Singapore-based software applications developer U2opia Mobile has developed a new application for mobile phones that will allow them to access Facebook on all kinds of handsets without paying for a data connection.
"We are using USSD technology, which will enable users to access Facebook without having a GPRS connection on their phones," said Sumesh Menon, the co-founder and CEO of U2Opia Mobile.
Unstructured Supplementary Data (USSD) is the technology used by telecom players to send alerts to their users that inform them about their balance at the end of call or for sending miss call alerts.
Menon mentioned that though the technology will not provide access to graphics, it will help users send and view updates on their friends' Facebook walls.
"It is like SMS and hence, the load on the network is negligible. We have built some commands through which a user can receive alerts on activity happening on his wall as well post an update," said Menon.
U2opia launched this application today with Indian telecom major Bharti Airtel. While Airtel customers can update their Facebook status through this USSD service free of cost, Rs. 1 per day will be applicable for accessing the full-feature application, which enables viewing news feeds, commenting on or liking news feed stories, posting on friends' walls, confirming friend requests, viewing notifications and finding as well as adding friends.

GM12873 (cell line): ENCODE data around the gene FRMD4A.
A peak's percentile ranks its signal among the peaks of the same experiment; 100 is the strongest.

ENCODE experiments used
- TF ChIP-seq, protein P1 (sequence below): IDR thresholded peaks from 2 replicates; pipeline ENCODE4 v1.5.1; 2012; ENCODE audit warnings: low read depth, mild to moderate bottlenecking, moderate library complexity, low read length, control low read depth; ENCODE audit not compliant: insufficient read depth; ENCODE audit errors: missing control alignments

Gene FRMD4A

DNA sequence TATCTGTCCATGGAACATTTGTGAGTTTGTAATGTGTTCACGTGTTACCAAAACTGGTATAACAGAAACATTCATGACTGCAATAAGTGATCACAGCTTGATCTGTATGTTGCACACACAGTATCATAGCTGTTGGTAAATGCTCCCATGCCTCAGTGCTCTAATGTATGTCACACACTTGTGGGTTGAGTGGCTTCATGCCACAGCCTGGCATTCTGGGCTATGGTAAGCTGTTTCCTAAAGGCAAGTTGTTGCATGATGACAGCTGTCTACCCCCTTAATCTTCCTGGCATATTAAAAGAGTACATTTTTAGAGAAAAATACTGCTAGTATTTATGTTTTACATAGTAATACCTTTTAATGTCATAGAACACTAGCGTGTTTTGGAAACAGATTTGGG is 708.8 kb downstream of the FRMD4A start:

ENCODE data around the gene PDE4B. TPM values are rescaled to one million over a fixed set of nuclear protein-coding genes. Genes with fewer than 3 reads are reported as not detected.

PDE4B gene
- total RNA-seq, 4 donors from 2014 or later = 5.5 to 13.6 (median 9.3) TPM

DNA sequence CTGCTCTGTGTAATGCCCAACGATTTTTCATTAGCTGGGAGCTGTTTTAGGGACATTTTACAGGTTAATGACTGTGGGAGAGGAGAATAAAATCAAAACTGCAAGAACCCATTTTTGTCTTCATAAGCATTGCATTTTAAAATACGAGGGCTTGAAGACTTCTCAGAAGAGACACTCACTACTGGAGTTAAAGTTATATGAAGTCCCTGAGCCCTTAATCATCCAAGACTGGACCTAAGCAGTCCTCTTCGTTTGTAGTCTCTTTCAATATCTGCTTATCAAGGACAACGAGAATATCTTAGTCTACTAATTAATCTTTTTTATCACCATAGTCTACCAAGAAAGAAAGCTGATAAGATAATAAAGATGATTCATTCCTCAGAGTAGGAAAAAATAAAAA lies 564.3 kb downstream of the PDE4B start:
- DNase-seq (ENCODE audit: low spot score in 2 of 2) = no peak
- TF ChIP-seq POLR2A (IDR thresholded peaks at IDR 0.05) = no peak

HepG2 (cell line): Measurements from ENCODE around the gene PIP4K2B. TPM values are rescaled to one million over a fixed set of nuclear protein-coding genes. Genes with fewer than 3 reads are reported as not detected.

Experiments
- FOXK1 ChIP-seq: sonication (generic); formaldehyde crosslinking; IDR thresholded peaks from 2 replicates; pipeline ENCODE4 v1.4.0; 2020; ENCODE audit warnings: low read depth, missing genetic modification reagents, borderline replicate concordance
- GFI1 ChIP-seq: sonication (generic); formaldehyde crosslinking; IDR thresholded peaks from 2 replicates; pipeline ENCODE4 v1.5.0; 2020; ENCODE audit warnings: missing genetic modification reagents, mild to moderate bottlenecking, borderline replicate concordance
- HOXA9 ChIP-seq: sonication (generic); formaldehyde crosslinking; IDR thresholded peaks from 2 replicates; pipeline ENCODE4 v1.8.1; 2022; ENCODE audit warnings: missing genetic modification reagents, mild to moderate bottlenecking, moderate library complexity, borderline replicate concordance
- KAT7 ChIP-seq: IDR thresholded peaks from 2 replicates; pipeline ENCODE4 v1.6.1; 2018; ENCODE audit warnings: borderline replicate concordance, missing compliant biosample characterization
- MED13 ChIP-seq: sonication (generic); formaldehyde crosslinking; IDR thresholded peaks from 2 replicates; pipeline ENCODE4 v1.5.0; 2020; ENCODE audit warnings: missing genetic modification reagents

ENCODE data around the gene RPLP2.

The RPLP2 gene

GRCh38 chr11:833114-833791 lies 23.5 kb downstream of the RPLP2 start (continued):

"In the Indian market scenario, where the penetration of smart phones is relatively low and the use of internet on mobiles is primarily limited to key cities, many users are excluded from accessing their Facebook accounts via mobile phones," said Shireesh Joshi, Bharti Airtel
Director - Marketing, Mobile Services, in a statement. Airtel users can dial *325# and *fbk# for non-qwerty mobile handsets to access Facebook without subscribing to data plans, the statement said.
"We look forward to bringing millions of Facebook users in India closer to their love for social networking by allowing them to access it anytime, anywhere on their Airtel-powered mobile phones," Joshi added.
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